A cysteine substitution in the zona pellucida domain of α-tectorin results in autosomal dominant, postlingual, progressive, mid frequency hearing loss in a Spanish family
- Miguel Angel Moreno-Pelayoa,
- Ignacio del Castilloa,
- Manuela Villamara,
- Lourdes Romeroa,
- Francisco Javier Hernández-Calvínb,
- Carlos Herraizb,
- Rafael Barberác,
- Cristina Navasc,
- Felipe Morenoa
- aUnidad de Genética Molecular, Hospital Ramón y Cajal, Carretera de Colmenar Km 9, 28034 Madrid, Spain, bServicio de ORL, Centro Nacional de Especialidades Quirúrgicas, Pabellón 8, Ciudad Universitaria, Madrid, Spain, cServicio de ORL, Hospital Ramón y Cajal, Madrid, Spain
- Dr Moreno,
So far, 37 different loci for autosomal dominant, sensorineural, non-syndromic hearing loss (ADSNSHL), have been mapped and 11 genes have been cloned.1 Among them, theTECTA gene, mapped to chromosome 11q22-24 (locus DFNA8/A12), encodes α-tectorin,2 a non-collagenous component of the cochlear tectorial membrane. This membrane is an extracellular matrix that covers the apical surface of the sensory epithelium in the cochlea and plays an important role in transmitting the mechanical energy of sound to the mechanosensitive stereociliary bundles of the hair cells, where the sound is transduced into neural potentials. In previous studies, five different missense mutations resulting in ADSNSHL have been described in the TECTA gene in fourDFNA8/A12 families, affecting different domains of the protein and showing different phenotypes (table 1): a prelingual, non-progressive hearing loss affecting mid frequencies or a postlingual, progressive, high frequency hearing impairment.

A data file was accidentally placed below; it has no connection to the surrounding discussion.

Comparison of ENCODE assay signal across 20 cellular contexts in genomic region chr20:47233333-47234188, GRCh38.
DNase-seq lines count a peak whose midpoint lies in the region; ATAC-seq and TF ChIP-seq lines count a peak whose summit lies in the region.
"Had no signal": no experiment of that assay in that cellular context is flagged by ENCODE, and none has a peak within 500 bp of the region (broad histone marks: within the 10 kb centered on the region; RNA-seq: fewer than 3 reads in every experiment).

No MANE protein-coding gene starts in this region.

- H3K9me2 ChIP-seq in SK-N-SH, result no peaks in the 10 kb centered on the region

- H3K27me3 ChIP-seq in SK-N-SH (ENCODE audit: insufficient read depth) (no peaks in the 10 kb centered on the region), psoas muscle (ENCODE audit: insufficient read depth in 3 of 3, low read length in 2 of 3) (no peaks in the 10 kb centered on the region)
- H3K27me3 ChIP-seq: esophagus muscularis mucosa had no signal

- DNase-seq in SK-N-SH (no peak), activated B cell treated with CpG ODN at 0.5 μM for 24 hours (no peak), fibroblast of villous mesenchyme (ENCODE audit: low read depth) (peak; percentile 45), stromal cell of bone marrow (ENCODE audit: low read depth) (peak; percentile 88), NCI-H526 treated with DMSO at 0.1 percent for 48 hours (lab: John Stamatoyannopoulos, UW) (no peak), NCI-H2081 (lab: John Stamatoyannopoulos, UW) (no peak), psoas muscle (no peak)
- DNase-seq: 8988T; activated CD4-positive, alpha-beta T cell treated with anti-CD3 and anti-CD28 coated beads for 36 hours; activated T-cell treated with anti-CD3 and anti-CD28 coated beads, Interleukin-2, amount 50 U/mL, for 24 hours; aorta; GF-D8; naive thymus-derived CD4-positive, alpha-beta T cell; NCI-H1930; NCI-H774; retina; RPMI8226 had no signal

In this study, we report a Spanish family with a novel phenotype of postlingual, progressive, mid frequency hearing loss resulting from a new mutation in the TECTA gene.
Materials and methods
The family consists of 47 members including nine affected subjects with ADSNSHL (fig 1A). Appropriate informed consent was obtained from all those studied. Clinical examination was performed and blood samples were obtained from 33 family members. Environmental factors were eliminated as the cause of deafness in all affected family members. Features suggestive of syndromic anomalies were not present. Otoscopic examination and use of the tuning fork test ruled out conductive hearing loss. Pure tone audiometry was performed to test for air conduction (frequencies of 125-8000 Hz) and bone conduction (frequencies of 250-8000 Hz). Affected subjects showed bilateral sensorineural hearing impairment. In the beginning, the hearing loss in this family is mild, mainly affecting mid frequencies (500, 1000, and …